When we moved to Wharton over seven years ago, I thought it would be my last stop. I planned to retire and die in that house. I am not ready to retire and I am glad I have not died. I had bounded around the country since I was as a child living in multiple states and homes. My career had followed the same approach. I had moved often, dragging my family from one new great job to another. We came from Florida in 2000 to Sugar Land. I had a couple of jobs in Houston and then took a job in Wharton.
When I had spent a couple of years commuting from Sugar Land to Wharton (Ally had graduated and Lauren was soon to head to high school) it seemed like a good time to move. I had forever dreamed of having my own place where my horses would be in a beautiful stable, my pastures always green and my arena always dry. It was hard as a single mom to find a place with acreage and any kind of house in my budget. Plus, I like many, had hard times in the early 2000’s, and I was afraid of taking on anything that would stretch my budget.
My friend Tara found the little green house. Boy, it wasn’t much. But it had six acres, it was three miles to work, and it had two bedrooms and two baths. That was about all Lauren and I could hope for then. The house had holes in the floor where you could see the ground. The bath tub in my room did not hold water and drained outside (like into the dirt).
The barn we chose (due primarily to financial constraints) was a metal building and the stalls were built by friends. In the beginning, we could not fence all the acreage and six horses got by on about two acres. That effectively killed the pasture.
But a lot was right with our little home in Wharton. I will never forget the satisfaction of doing the horse chores myself. Once you do, you swear you could never go back to boarding your horses again. Not because it was bad, but because at your own place it is done your way. My buckets were clean enough that I would have drunk from them (probably not a great idea) but I scoured them daily.
We were a family that came from having a seriously talented craftsman as husband and father to us to a family of women with no skills. There was never a chance before to learn to do anything because my ex was always there and extremely capable of doing anything we needed. But over time on our farm we learned many things, most by necessity. There was the morning six years ago, when I was leaving for work and glanced over at the barn as I drove down the highway. The mare, Secret, had kicked at her stallmate and her slim ankle was caught between the boards of the stall.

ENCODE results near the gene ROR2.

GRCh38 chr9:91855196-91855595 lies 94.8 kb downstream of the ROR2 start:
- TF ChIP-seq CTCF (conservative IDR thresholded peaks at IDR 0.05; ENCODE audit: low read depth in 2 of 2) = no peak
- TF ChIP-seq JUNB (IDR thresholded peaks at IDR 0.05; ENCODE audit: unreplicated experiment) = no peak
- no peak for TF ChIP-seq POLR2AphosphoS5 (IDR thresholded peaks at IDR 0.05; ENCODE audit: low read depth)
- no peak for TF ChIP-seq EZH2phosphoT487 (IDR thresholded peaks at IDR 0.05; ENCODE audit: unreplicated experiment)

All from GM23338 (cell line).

I flipped the car around, rushed to the barn and sawed the board in half in about one minute. I didn’t even know I knew how to saw. I certainly did not know I could saw that fast.
Likewise, Lauren and I learned to hammer and drill, again necessities borne from fallen boards and other disasters. We found friends too in the little green house. As time went on, multiple people each day would drive by on the highway out front and honk and wave to us. They came to include the nurse from mom’s assisted living, the tech from the vet hospital, the man that provided all our sand and gravel, and the guy that pretty much we could count on for anything, Cole, that made our driveway, fixed our broken pipes and hundreds of other things over the years. I will miss their warm friendship.
Texas is said to have friendly, helpful people and never was it proven more than the day we went out to find our big paint mare, Mariah, stuck with fence wire laced inside her metal horseshoe. She had been pawing at the fence and caught the slender wire in her shoe. Thankfully, she stood patiently although only two years old at the time. Lauren and I screamed at passing trucks and one stopped. He had wire cutters and quickly released Mariah from the fence.
My friend Gaylyn was up to see the new house. She reminded me how I have lived each day in total absorption of what the weather was and if it was changing. Having three weather channels on my phone was never enough as I was obsessed with and frightened of rain and storms. I have been terrified of the weather for seven years straight, afraid it would be too wet (flooding), too dry (no pasture) or too cold (frozen pipes). I have driven my family (and myself) nuts!
And no reminiscing about the place in Wharton would be complete without my constant moaning about my long commute. I am sure everyone I have come in contact with in the last several years has heard way too much about that!
So, now the door is closed and locked for the last time and the pasture stands empty for the first time for over seven years. These years in Wharton have prepared us for this next step. We knew exactly what we wanted and needed as we set up the new barn and pasture. We can do so many things we could not have done before.
Wharton, its people and the town, have been very kind to us. I have lifelong friends from these years that I hope to never lose. But I have to tell you that a huge weight has rolled off my shoulders. The weight from the constant worry of what disaster would befall us next, what horrible weather was on the horizon, what part of my house would quit and just stop working next, I am relieved to be rid of all of those. I know I will always have issues, like anyone, but in a safer, newer, better prepared home, it will happen less often. The weather should not be a factor in my new home barring a major hurricane, but we have survived that as well and will again.
It is adios to the old house and bonjour to the new one. Perhaps I will retire and die here. I could do much worse.